Cold infusing specialty malts might add some interesting flavors, but I don't think it's going to add that much body or sweetness to it. The starches in the beer haven't converted to maltose and other sugars in the mash , so what you're getting is kinda a dry, thin beer with a lot of chocolate and carmel notes... You get bitterness from hops at the beginning of the boil, not during the dry-hopping stage, so unfortunately you can't use Columbus hops to turn Coors into an IPA.


Fair enough, but we're still encouraged. Could we add malt syrup to get some of that missing sweetness? Maybe. This calls for more experimentation. The moral, though, is that you can make your beer better, using a coffee press, a water-bottle and strainer, or hey, The Randall Jr. As soon as Dogfish Head has them in stock again, we'll be doing a full review, so keep an eye out for Round 2 on a future Happy Hour. In the meantime, let's have some Beerjitos.

Batch number one. Just the hops, ma'am, just the hops.


Too many bubbles forming on the hops. Had to push them down to remove them. The resulting beer was no darker than regular Coors Light.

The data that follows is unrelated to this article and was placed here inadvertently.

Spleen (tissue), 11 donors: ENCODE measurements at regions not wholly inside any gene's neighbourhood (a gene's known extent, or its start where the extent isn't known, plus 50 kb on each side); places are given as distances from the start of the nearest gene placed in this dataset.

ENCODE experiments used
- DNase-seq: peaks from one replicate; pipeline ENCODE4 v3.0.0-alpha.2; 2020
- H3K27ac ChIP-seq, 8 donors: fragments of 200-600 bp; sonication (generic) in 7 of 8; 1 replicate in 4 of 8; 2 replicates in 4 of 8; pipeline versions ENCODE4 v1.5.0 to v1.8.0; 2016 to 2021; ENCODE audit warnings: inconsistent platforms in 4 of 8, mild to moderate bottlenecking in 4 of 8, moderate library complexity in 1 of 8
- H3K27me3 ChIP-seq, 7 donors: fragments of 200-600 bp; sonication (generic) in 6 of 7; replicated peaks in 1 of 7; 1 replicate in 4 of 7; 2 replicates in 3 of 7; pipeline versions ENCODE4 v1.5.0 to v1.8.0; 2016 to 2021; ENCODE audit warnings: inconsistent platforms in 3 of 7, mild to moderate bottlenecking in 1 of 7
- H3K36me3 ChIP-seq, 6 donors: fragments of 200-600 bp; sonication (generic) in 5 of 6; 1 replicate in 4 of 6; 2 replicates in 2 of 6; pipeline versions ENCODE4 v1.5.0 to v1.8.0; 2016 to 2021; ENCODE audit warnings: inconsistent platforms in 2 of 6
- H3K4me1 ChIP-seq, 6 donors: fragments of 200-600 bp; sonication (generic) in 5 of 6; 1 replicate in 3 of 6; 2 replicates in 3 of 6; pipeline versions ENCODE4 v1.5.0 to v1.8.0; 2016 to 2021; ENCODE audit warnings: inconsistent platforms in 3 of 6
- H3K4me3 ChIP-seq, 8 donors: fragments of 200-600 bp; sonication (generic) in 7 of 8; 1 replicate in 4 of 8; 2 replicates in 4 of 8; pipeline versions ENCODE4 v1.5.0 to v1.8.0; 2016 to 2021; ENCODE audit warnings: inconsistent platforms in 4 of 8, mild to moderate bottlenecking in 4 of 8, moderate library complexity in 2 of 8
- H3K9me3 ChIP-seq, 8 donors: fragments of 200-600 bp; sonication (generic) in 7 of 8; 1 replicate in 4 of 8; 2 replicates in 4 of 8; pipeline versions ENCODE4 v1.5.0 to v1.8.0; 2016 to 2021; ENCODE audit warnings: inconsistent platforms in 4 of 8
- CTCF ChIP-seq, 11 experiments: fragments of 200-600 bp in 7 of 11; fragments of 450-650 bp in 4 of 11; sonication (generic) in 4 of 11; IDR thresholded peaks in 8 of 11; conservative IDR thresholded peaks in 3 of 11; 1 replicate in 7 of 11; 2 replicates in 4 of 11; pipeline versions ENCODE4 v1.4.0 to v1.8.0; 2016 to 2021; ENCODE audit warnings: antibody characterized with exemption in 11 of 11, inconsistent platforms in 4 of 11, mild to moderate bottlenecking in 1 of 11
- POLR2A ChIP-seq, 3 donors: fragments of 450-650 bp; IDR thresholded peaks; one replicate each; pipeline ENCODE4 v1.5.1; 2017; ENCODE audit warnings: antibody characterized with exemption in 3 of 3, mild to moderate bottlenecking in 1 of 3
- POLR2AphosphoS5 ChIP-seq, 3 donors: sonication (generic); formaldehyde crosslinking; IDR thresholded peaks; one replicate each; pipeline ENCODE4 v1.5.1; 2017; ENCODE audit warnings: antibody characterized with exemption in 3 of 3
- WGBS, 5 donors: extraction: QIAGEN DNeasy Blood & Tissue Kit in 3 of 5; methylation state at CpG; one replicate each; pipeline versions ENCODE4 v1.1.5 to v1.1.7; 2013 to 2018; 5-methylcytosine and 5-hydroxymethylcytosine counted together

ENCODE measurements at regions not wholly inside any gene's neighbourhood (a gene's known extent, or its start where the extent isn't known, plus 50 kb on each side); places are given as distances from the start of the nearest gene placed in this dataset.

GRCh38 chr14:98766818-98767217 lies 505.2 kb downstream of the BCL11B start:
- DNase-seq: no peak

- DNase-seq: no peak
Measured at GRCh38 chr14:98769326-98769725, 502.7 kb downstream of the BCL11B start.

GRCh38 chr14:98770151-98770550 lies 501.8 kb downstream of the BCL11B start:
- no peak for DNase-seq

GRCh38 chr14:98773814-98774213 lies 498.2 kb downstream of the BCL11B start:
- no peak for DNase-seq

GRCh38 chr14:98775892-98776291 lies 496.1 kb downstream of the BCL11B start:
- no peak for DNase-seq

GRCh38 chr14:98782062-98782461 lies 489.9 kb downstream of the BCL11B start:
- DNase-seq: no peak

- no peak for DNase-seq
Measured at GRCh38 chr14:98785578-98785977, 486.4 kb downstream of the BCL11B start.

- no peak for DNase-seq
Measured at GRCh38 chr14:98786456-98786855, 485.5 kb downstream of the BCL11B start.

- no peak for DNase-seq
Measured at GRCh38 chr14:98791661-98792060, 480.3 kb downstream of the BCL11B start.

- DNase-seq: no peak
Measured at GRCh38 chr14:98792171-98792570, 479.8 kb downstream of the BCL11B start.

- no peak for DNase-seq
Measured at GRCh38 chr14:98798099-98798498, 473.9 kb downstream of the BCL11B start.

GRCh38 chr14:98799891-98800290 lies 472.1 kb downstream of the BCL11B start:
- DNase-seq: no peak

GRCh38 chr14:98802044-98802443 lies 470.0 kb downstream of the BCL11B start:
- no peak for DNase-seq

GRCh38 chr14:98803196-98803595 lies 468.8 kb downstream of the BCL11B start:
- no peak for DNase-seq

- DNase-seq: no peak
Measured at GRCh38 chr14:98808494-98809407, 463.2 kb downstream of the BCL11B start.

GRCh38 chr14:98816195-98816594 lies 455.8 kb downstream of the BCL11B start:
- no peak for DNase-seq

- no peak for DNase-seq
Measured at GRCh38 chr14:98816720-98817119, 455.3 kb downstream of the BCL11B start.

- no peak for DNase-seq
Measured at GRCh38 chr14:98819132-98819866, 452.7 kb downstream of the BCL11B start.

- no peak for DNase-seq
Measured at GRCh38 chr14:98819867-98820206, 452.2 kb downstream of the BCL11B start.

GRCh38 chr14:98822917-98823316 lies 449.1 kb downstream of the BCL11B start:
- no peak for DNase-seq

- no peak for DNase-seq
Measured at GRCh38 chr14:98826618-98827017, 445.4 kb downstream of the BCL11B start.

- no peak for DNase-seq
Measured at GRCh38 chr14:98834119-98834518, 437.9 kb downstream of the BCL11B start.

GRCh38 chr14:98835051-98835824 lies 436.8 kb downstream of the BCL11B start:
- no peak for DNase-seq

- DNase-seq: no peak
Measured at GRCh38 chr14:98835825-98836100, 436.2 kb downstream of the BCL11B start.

Batch number two, pre-infusion. Hops, malt, and coffee beans.


Batch number two goes for a dip.

Dramatic difference in color for batch two (untouched Coors Light on the right).


This is the GSI Outdoors H2jO Coffee Filter. Got it for $12 at REI and it saved several people from migraines while camping, but could it save this beer from mediocrity?


Hops, malt, and sarsaparilla for Batch 3.

Batch 3 was dark, but too sweet. Flat, too.


Just hops and malt for batch number 4, and this time it's in the H2jO's filter basket.

Had to invert the Nalgene bottle to keep the ingredients submerged.


Was still a bit flat so we used the Perlini system from last week's Happy Hour to give it a little boost. Worked pretty well.

See? Bubbles.


Batch number four wasn't bad. Not bad at all.

Mind, lime peel, and blackberries. Beerjito fixin's.


The Beerjito was a lovely, rosy color. Very light and refreshing. I'd do this again with leftover crap beer.

Chipotle morita peppers and dark chocolate. Mmmm...


Chop it up.

It ain't pretty while it's infusing. No sir.


The result was a very spicy, chocolatey beer. Experimental and crazy, but I kinda liked it.